What. A. Year.
This isn’t one of my normal posts. In fact, I should warn you that there is graphic content if you continue to read. My post today will be longer than usual. Much longer. I don’t want to bore you, but this is a post of reflection on the last year as a physical therapist in Boise, Idaho.
Jumping right into the profession from Arizona and seeing the different types or inner workings in PT, as well as the medical model, have been different. Some good. Some bad. And that’s why this will take such a long time to get through. There is so much information I’d like to write down. The hardest part is finding where to start in the plethora of events that occurred in 2020. I’ll try not to dive heavily into COVID-19, but I will when it plays a role in the lives of the patients I saw.
I like to start with the bad. It’s juicier. When you’re gossiping with a friend, you always want to hear the juiciest part first, like, “I heard Tammy’s toe was cut off.” And then you end with the good, like, “But then I realized it was just her toenail. Those grow back.”
So what happened in 2020 that was bad for physical therapy in Boise, Idaho? Well….a lot. Some of the bad has been going on for years, but it became worse with a shortage of patients for clinics. There’s a simple scheme many clinics use to get the most financial advantage out of each patient. Every patient, with insurance, will be checked to see how many visits they are allotted per year or per injury. This usually is in the realm of 12-20 visits. Patients could have REALLY good insurance that allows them to attend 60 visits a year (this is handy for post-stroke or neuropathologies). Whatever the specific number of visits may be, quickly becomes the total of visits required to fix the injury in the insurance model. Oh, you just got a total knee replacement? 20 visits. Jammed your finger bowling? 20 visits. Low back pain? 20 visits.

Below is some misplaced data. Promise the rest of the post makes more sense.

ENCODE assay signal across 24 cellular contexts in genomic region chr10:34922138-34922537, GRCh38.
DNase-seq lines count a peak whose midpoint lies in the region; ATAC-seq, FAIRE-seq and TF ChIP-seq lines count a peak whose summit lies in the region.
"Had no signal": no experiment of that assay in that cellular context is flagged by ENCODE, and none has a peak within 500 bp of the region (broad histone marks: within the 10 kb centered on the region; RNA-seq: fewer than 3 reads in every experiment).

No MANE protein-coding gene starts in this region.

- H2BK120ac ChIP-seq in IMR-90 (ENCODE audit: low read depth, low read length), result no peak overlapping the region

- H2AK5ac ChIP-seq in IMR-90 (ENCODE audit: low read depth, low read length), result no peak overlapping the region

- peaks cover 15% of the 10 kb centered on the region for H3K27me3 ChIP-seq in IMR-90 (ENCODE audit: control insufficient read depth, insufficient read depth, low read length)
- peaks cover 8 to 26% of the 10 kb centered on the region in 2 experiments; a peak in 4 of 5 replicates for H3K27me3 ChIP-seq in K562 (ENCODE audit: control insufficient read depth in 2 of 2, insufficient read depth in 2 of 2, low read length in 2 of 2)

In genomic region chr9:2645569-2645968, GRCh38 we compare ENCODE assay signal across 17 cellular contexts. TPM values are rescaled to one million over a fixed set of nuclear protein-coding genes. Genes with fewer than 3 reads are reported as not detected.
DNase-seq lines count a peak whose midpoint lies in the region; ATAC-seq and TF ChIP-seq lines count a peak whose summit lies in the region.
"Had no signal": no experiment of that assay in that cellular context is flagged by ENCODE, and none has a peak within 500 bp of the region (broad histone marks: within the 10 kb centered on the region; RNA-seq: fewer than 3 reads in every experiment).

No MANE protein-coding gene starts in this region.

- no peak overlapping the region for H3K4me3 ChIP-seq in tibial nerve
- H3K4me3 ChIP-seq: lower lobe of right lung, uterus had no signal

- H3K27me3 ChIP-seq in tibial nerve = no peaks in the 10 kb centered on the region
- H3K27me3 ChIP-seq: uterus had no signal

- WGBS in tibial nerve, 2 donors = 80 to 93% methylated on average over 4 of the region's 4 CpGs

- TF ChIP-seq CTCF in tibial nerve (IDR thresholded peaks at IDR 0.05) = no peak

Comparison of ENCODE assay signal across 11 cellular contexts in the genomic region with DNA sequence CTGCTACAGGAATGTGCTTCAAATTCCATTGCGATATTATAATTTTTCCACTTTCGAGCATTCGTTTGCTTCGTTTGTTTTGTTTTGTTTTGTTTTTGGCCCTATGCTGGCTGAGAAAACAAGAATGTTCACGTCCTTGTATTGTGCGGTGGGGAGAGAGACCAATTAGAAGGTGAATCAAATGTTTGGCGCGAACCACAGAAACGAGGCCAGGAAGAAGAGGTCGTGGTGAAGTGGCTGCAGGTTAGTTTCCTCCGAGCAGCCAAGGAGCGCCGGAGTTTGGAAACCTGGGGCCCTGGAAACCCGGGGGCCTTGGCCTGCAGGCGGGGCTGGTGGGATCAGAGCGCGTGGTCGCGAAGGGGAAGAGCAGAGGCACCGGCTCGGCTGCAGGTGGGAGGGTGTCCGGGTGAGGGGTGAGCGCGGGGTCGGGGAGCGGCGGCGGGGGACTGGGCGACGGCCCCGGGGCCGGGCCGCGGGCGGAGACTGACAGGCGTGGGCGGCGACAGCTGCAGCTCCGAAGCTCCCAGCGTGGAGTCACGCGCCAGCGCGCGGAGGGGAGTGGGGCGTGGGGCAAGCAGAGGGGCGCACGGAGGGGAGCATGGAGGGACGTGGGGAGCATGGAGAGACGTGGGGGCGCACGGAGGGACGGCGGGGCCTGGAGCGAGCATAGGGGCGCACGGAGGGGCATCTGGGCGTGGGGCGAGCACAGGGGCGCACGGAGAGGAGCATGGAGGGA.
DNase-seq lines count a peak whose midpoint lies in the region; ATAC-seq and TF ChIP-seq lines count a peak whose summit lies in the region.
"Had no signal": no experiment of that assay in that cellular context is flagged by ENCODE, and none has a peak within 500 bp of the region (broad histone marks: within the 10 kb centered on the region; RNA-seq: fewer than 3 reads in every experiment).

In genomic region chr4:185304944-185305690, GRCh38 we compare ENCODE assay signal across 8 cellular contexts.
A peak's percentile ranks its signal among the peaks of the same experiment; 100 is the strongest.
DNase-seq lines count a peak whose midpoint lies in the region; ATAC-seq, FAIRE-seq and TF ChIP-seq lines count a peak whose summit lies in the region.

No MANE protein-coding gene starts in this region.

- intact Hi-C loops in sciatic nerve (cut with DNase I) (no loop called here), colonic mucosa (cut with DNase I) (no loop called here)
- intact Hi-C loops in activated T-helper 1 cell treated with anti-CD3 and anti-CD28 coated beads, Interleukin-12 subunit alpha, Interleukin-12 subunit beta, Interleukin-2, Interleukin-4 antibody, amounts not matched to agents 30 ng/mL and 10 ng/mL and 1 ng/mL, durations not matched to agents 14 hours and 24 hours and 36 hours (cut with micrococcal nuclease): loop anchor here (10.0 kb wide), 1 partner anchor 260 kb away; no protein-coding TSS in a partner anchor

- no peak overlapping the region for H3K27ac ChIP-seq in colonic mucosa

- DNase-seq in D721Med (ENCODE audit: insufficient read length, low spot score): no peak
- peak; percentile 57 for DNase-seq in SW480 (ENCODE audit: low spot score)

Let me give you a real story of how a patient was being abused worse than other patients on the basis that she had better insurance that she paid more for. In June, a middle-aged woman decided she needed a knee replacement. She was fairly active and was having right knee pain that was slowing her down, especially on hikes. So she did her research and found a great orthopedic surgeon in the Treasure Valley. She had her knee replaced (although I wish I saw her before this) and went to a typical physical therapy clinic in Boise, Idaho.
Here comes the juice.
Sounds really peachy so far, right? Well, here comes the juiciness. After the surgery, she couldn’t bend her knee enough to go a full revolution on a bike. And she loved biking. So her physical therapist would CRANK on her knee to hopefully get range. The therapist would do this 2-3 times a week. FOR 5 MONTHS. Now, I’m not a mathematician, but 2 (times a week) x5 (months) x4 (weeks in a month)= 40 visits. Even worse, is 3x5x4=60 visits of pain and no gains. And the therapist was paid for every visit because the insurance allowed it.
Now, due to a drop of patients during COVID, this therapist pushed for more treatments that were not working. What the patient really needed (after a month out from the surgery) was a manipulation under anesthesia (MUA) and maybe 6 visits max after the MUA (she saw me after for only 4 visits before feeling 100%). My heart goes to the patient because she has tried to reach out to the previous therapist and she will not return any calls. I know this story sounds juicy, but I have one that’s juicier.